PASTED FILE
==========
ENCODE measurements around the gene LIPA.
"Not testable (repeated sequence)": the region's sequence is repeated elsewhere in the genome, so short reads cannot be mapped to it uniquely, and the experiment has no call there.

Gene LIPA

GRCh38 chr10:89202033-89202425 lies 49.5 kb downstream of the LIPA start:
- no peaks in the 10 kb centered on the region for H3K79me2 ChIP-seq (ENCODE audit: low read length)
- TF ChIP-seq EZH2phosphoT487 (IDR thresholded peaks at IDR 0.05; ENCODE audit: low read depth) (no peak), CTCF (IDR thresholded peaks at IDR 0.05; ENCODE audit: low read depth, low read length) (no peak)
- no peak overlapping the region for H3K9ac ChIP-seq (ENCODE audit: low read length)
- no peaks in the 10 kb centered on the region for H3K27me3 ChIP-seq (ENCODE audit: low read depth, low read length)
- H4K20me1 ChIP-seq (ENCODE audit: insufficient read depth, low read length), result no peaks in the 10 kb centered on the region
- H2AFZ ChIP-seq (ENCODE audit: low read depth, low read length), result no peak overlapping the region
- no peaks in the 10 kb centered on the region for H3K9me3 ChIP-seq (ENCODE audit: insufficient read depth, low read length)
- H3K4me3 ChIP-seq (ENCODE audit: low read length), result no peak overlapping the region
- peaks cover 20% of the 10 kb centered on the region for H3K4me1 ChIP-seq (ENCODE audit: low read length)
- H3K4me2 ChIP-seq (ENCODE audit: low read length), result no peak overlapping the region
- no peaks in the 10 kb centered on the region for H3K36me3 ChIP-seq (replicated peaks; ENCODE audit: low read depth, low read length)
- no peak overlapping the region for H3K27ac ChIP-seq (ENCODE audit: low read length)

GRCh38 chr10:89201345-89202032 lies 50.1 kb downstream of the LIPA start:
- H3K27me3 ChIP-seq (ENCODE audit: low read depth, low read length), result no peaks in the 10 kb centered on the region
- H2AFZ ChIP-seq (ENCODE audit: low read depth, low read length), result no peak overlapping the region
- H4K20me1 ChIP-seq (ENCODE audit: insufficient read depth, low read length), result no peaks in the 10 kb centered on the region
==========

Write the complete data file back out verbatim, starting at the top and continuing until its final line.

ENCODE measurements around the gene LIPA.
"Not testable (repeated sequence)": the region's sequence is repeated elsewhere in the genome, so short reads cannot be mapped to it uniquely, and the experiment has no call there.

Gene LIPA

GRCh38 chr10:89202033-89202425 lies 49.5 kb downstream of the LIPA start:
- no peaks in the 10 kb centered on the region for H3K79me2 ChIP-seq (ENCODE audit: low read length)
- TF ChIP-seq EZH2phosphoT487 (IDR thresholded peaks at IDR 0.05; ENCODE audit: low read depth) (no peak), CTCF (IDR thresholded peaks at IDR 0.05; ENCODE audit: low read depth, low read length) (no peak)
- no peak overlapping the region for H3K9ac ChIP-seq (ENCODE audit: low read length)
- no peaks in the 10 kb centered on the region for H3K27me3 ChIP-seq (ENCODE audit: low read depth, low read length)
- H4K20me1 ChIP-seq (ENCODE audit: insufficient read depth, low read length), result no peaks in the 10 kb centered on the region
- H2AFZ ChIP-seq (ENCODE audit: low read depth, low read length), result no peak overlapping the region
- no peaks in the 10 kb centered on the region for H3K9me3 ChIP-seq (ENCODE audit: insufficient read depth, low read length)
- H3K4me3 ChIP-seq (ENCODE audit: low read length), result no peak overlapping the region
- peaks cover 20% of the 10 kb centered on the region for H3K4me1 ChIP-seq (ENCODE audit: low read length)
- H3K4me2 ChIP-seq (ENCODE audit: low read length), result no peak overlapping the region
- no peaks in the 10 kb centered on the region for H3K36me3 ChIP-seq (replicated peaks; ENCODE audit: low read depth, low read length)
- no peak overlapping the region for H3K27ac ChIP-seq (ENCODE audit: low read length)

GRCh38 chr10:89201345-89202032 lies 50.1 kb downstream of the LIPA start:
- H3K27me3 ChIP-seq (ENCODE audit: low read depth, low read length), result no peaks in the 10 kb centered on the region
- H2AFZ ChIP-seq (ENCODE audit: low read depth, low read length), result no peak overlapping the region
- H4K20me1 ChIP-seq (ENCODE audit: insufficient read depth, low read length), result no peaks in the 10 kb centered on the region